A Birthday Letter to My 10 Year Old Daughter
A letter written from a father to his daughter one day after her 10th birthday.
It's one day after you turned ten, and I cannot believe how much you have changed. Mommy and I still remember when you were first born and we cradled you in our arms. Even though you are child number three, to me you are special. You're my first and likely only daughter.
The Hardest Child
You have been our hardest child. Not by your choice, but you were born extremely frail. Your muscles were abnormally weak. During your first few years of life, we brought you to different physical therapists and doctors including a neurologist. You couldn't walk until you were two, while most kids started walking at 12 months of age.
But that was not the hardest part. You were so bothered by simple things. When you were three years old, we went to San Francisco on a beautiful afternoon. You cried for nearly two hours straight because you were bothered by a gentle breeze. Any wind will spiral you into a frantic meltdown.
We actually tried to put you in a preschool when you were four years old. During dropout, you would cry every day for two hours nonstop. We thought you would adjust after one or two weeks. Finally after four months, we surrendered and took you out of the preschool because you still couldn't manage.
If I were to list all the challenges Mommy and I have had with you, it would fill an entire book. But this past weekend, your birthday weekend, I will remember what a sweet girl you can be.
Father Daughter Birthday Date
Our date to the Village Theatre in Danville was memorable. We had balcony seats to watch your friend Neva Nycz sing, act, and dance in a wonderful musical production. Then, we walked to Lotties Creamery to share two scoops of ice cream: Cookies and Cream and Darkest Chocolate. We both agreed "it was so good."
And as we walked back to our car, we held each other's hand. It reminded me when I first held mommy's hand when mommy and I were engaged. I was holding hands with a precious soul, someone I will continue to love for the rest of my life.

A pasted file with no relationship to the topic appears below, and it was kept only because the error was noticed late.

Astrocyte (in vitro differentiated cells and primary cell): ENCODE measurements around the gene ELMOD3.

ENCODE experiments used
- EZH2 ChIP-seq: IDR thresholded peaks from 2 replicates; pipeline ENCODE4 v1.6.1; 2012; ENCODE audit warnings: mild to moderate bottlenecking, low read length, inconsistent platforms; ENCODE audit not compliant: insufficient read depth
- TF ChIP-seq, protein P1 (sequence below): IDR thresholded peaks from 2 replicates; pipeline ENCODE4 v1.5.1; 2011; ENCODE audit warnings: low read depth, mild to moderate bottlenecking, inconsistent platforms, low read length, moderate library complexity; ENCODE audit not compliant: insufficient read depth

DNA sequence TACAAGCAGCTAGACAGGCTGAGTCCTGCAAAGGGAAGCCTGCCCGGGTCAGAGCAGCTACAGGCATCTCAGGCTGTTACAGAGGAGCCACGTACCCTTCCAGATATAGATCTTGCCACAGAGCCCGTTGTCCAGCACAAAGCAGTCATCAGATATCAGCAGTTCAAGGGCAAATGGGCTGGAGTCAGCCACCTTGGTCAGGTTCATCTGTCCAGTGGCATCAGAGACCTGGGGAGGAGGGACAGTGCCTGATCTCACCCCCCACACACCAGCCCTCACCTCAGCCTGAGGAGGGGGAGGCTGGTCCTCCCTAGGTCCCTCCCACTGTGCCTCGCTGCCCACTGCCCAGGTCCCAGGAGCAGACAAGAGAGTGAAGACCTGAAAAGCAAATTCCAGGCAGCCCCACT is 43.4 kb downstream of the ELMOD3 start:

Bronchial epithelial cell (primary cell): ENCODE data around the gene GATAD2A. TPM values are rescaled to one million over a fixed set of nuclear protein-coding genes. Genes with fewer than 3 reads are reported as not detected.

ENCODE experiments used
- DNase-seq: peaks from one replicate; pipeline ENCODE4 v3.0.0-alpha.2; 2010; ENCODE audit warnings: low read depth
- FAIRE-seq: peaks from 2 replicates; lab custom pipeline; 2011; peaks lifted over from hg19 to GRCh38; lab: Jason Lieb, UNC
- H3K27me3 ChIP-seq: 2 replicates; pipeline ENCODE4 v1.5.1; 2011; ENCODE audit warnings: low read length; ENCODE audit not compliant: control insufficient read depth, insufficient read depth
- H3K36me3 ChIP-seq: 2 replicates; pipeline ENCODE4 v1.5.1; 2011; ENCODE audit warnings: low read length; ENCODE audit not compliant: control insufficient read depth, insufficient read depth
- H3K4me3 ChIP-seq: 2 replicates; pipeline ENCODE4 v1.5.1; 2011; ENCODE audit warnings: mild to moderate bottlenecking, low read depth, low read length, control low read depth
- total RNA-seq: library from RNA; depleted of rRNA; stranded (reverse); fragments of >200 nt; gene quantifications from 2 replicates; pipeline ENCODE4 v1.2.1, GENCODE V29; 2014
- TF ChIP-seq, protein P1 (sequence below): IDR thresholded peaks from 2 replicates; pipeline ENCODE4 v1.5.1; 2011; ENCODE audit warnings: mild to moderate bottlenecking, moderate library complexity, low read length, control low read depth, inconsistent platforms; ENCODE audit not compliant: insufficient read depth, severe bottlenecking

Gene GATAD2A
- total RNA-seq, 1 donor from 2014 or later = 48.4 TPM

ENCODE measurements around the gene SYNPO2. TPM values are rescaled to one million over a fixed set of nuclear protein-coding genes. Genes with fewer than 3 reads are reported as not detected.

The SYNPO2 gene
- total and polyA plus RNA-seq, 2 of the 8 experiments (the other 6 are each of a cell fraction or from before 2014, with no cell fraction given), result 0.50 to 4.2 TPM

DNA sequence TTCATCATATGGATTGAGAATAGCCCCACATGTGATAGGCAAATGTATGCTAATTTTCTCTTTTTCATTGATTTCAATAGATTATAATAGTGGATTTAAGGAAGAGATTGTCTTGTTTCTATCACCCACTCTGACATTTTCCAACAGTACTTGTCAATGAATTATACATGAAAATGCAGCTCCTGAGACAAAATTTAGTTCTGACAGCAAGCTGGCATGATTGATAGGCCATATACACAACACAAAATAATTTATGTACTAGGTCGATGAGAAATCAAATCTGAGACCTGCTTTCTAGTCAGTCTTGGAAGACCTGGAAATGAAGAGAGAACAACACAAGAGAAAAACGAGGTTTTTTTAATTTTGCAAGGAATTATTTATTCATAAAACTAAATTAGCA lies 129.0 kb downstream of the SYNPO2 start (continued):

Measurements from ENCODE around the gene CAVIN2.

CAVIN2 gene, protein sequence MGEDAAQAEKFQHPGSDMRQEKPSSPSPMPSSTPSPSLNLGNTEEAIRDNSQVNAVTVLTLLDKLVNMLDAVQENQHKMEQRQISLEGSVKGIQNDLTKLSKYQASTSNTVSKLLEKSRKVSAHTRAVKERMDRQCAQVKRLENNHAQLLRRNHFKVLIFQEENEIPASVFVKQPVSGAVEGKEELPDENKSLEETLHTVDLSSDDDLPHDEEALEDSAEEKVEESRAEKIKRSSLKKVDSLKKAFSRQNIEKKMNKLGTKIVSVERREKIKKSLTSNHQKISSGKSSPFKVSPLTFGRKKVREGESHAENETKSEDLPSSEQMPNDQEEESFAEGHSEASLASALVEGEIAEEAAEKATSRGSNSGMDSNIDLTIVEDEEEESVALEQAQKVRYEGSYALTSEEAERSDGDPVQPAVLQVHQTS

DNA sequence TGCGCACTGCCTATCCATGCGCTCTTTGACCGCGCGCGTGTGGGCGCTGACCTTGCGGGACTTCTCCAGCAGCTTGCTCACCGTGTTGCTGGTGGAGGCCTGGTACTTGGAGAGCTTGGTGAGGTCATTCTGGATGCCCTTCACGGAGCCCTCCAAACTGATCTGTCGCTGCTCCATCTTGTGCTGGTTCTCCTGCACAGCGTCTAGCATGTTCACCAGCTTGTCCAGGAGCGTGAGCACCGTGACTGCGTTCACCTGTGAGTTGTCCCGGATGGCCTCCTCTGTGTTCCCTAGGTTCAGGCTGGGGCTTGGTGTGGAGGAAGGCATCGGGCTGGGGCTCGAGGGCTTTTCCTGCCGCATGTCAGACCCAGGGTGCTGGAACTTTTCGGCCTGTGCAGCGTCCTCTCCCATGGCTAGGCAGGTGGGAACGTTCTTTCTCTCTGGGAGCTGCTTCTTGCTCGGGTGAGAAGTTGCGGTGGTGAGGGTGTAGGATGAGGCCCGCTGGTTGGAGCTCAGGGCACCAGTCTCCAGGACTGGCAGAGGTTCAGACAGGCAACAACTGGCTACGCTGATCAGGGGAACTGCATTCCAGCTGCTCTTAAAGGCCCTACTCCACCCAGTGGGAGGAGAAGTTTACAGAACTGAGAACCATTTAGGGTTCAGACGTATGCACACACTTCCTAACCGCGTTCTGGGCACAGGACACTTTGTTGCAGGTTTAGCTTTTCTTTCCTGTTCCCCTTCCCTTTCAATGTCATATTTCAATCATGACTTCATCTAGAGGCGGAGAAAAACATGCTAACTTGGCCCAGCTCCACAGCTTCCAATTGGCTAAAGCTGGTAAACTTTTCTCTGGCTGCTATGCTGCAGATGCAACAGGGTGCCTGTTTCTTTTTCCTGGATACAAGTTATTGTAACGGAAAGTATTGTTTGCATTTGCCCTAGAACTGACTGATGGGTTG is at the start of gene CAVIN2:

I asked you where you wanted to go for dinner so we can celebrate your birthday as a family. You wanted sushi, so we decided on Kibo Sushi, our favorite Japanese restaurant in Danville.
Unlike many other days, you had a wonderful attitude on your birthday weekend and dinner. Our family devoured the brussel sprout appetizers and all the sushi rolls and ramen bowls that we had ordered, including your favorite, the Dragon rolls. Evelyn Thaw, sharing your same birthdate, turned seven, so her familiy also came to Kibo Sushi to celebrate.
The Trinh family and the Ribergaards join us afterward back at home for birthday cake. Beforehand, you had baked 12 small chocolate bundlets and 12 lemon cupcakes. We also picked up a larger chocolate bundlet from Nothing Bundt Cakes. You did your best to think of others. You tried to socialize with your visiting friends, and even though Luke blew out your birthday candle, to my surprise, you practiced self-control. You didn't cry or yell and scream.
Charlotte and Annabelle handsewed and gave you four stuffed animals, and we all sang Happy Birthday together. You told me, even though you only wanted to celebrate with our family and no one else, the highlight of your birthday evening was celebrating with the Thaw kids and the Trinh kids. You remind me that sometimes it is special to have others present on special occasions in one's life.
My Birthday Wish
Lydia, Daddy will not always be here with you. But I want you to always remember that I love you. I pray daily that God will make you into a godly woman. You don't need to be a great cook or baker or violinist. You don't need to be well-liked and popular. God promises that he will never withhold any good thing from you. Remember that we have a great God, and every good thing that you have comes from our heavenly Father alone.